Toronto architects get their hands dirty
Build lookout near Brigus; inspire redevelopment of lighthouse trail
Michael Rosada stands in the community centre in Brigus, proudly holding up the inside of his forearms. The light skin is scuffed and scratched from carrying rocks and moving branches
It’s not the image you might expect from a city boy who recently completed a degree in architecture at Ryerson University in Toronto. In reality, you would expect professionals like Rosada to draw up the plans and hand them over to engineers and contractors for the actual construction work.
But Rosada, along with five of his fellow graduates and two architects from ERA Architects Inc. in Toronto, had no qualms about getting their hands dirty during a recent week-long visit to Brigus, one of the oldest European settlements in North America.
The group used plenty of brute strength and ingenuity to construct a lookout platform just outside of the community, along an old trail to the historic lighthouse situated at a place called North Head. The lighthouse has been in operation for well over a century, and was designated a federal heritage building in 1990.
It was part of a project called Culture of Outports, developed by ERA in collaboration with its Centre for Urban Growth and Renewal. The centre is a non-profit research organization formed in 2009 to conduct research to further knowledge about the creation and renewal of sustainable urban, suburban and rural environments in Canada and elsewhere. The project also had the support of TD Bank.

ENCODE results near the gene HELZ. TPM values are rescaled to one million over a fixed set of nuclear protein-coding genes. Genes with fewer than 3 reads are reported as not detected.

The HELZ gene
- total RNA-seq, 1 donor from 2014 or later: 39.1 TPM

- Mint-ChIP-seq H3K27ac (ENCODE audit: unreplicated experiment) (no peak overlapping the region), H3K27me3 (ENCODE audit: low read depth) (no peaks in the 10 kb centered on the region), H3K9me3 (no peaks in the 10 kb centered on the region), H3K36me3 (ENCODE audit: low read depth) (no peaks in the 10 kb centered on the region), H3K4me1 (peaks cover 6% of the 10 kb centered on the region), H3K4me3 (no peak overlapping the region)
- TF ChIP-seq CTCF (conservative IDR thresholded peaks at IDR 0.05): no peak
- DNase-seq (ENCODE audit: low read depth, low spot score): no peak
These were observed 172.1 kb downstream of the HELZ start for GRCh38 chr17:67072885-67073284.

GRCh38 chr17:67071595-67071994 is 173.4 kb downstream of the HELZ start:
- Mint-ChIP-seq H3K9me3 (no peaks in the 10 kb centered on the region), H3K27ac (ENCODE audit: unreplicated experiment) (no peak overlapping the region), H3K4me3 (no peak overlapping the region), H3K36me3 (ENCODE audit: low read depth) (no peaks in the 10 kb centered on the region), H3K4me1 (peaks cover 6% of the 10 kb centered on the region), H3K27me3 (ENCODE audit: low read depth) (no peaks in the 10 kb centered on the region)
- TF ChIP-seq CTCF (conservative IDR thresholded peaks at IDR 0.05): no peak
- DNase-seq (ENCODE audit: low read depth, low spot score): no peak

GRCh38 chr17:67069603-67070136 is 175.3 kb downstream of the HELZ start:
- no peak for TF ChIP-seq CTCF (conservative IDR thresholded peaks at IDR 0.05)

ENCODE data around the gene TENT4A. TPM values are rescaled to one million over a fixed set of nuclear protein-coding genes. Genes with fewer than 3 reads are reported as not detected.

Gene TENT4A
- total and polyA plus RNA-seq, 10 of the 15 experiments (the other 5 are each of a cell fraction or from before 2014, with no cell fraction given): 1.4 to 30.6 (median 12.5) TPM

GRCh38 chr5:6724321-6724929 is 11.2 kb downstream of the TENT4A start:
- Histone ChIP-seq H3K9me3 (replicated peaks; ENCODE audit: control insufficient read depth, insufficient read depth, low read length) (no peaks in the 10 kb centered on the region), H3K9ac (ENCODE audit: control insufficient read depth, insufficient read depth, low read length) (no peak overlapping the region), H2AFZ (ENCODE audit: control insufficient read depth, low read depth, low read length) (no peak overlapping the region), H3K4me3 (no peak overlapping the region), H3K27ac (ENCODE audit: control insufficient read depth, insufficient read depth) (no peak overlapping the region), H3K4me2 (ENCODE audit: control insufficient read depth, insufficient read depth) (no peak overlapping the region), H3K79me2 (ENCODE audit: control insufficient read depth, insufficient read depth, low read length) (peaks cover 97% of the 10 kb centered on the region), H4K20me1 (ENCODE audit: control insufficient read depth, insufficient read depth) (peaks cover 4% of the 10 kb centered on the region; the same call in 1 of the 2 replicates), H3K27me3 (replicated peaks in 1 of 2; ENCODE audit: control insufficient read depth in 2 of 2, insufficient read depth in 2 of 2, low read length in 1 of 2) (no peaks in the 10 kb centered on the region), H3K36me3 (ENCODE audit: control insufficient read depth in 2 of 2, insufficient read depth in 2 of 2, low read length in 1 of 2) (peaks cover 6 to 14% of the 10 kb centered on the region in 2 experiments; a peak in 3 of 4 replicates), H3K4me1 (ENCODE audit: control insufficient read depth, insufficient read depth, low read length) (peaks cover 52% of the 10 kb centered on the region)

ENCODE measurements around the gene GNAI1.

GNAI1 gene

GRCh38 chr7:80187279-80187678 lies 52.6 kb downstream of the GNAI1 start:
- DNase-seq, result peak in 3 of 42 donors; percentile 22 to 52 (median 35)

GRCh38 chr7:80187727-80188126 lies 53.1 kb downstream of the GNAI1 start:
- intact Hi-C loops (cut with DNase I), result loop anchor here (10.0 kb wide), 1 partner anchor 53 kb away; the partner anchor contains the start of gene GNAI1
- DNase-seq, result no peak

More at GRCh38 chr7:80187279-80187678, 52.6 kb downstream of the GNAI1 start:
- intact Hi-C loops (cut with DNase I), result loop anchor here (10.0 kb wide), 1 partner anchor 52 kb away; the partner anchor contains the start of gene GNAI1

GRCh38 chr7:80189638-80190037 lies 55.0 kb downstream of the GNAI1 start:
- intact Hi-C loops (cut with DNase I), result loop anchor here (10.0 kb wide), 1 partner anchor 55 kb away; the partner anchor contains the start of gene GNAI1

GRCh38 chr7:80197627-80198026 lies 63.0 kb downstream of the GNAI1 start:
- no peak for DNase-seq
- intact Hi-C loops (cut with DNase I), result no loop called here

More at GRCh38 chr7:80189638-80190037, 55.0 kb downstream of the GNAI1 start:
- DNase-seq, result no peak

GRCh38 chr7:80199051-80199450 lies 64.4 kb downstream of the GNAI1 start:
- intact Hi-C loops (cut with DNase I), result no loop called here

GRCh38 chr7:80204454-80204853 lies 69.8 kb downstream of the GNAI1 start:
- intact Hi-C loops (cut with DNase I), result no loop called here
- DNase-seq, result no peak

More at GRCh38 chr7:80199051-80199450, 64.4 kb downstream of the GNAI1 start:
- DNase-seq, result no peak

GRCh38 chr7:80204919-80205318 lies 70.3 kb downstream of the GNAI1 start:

It was the first of three such projects which will be undertaken in this province in the coming years, though future projects have not yet been identified.
The group arrived in Newfoundland on June 12, and spent several days getting acquainted with Brigus and other points of interest on the Avalon Peninsula. They started designing and constructing the platform a few days later. It is located about a 10 to 15 minute walk from the community, measures four feet wide by 30 feet long, and is painted a bright red. It was built using local building methods, including cribbing similar to those used in the construction of wharves. And in another tribute to the uniquness of Brigus, the group also constructed a dry-stacked stone wall, similar to those seen in the region.
From the platform, visitors get a breathtaking view of Brigus and much of Conception Bay.
“This was possibly one the best experiences of my life,” said Rosada, whose mother is from Stephenville Crossing.
How did this group end up in Brigus?
Going over plans for a lookout platform just outside Brigus are, from left, Ryerson University architecture graduates Michael Rosada and Andrea Vettoretti, architect Andrew Pruss of ERA Architects Inc., in Toronto, and Brigus town councillor Lorne Youden.
Members of the Culture of Outports group use rocks to fill a “crib” for a looktout platform near Brigus last month.
Members of the Culture of Outports group move a “crib” into place.